THE SNP have insisted Labour’s new shadow work and pensions secretary must clarify the party’s position on “cruel” Tory social security policies after a series of U-turns by Keir Starmer.

MP David Linden has written to Labour’s Liz Kendall highlighting the party’s “attempts to appeal to Conservative voters” including their refusal to abolish the two-child benefit cap and their rejection of devolving employment law.

Linden, SNP social justice spokesperson, said in his letter that he was "concerned that under Sir Keir Starmer's leadership, the Labour party is intent on mirroring current Tory Government policies that risk imposing real harm on people who interact with the UK's social security system”.

He said: “Doubling down on policies such as the two-child cap and associated rape clause; refusing to commit to abolishing the Tory bedroom tax; committing to a pro-Brexit policy position; and ruling out the devolution of employment law are all policies that bring the Labour party ever closer to the current Conservative Government's position.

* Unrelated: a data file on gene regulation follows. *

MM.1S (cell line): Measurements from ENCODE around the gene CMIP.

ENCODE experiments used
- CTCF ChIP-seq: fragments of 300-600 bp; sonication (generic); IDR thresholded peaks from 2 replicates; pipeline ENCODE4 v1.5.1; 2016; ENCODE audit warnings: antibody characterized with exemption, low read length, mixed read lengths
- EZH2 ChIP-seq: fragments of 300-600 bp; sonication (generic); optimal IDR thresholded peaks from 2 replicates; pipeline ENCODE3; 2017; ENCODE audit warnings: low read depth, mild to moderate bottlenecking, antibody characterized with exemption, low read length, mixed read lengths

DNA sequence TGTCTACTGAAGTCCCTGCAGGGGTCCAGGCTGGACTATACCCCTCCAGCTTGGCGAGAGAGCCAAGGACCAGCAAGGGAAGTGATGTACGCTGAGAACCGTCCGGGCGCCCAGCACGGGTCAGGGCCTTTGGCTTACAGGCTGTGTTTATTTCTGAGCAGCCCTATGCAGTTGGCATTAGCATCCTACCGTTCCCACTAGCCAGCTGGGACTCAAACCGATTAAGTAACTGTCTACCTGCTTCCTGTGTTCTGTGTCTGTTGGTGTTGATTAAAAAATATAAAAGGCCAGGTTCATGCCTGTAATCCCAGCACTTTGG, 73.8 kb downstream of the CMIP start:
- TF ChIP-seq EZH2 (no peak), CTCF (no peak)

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“I know that you will be aware of the devastating impact that the ongoing cost of living crisis is having on our constituents.

“Far too many people having to make difficult financial decisions when faced with skyrocketing bills. Now more than ever it is important to tackle poverty in our communities and support people within them.

“I would appreciate if you could clarify your position on each of the aforementioned policy areas and whether you believe that Labour's current social security commitments are adequate in relieving people from poverty and financial hardship?”

Linden dubbed Labour's shadow cabinet reshuffle earlier this month as "Blairism on steroids", adding that it contained so many supporters of former Prime Minister Tony Blair that he'd "be surprised if we are not invading Iraq by tea time". 

Kendall – Labour MP for Leicester West – replaced Jon Ashworth as shadow work and pensions secretary but the appointment has been contentious.

In 2015 she told the Mail on Sunday that Ed Miliband was to blame for the loss of the previous election,  saying: “We said a lot about the very poor, but too little about the middle classes. We have to help both.”

When Kendall ran for Labour leader in 2015 against Jeremy Corbyn, she finished in last place with just 4.5% of the vote. She was the only candidate to back acting leader Harriet Harman’s decision not to oppose welfare cuts made by the Conservative government.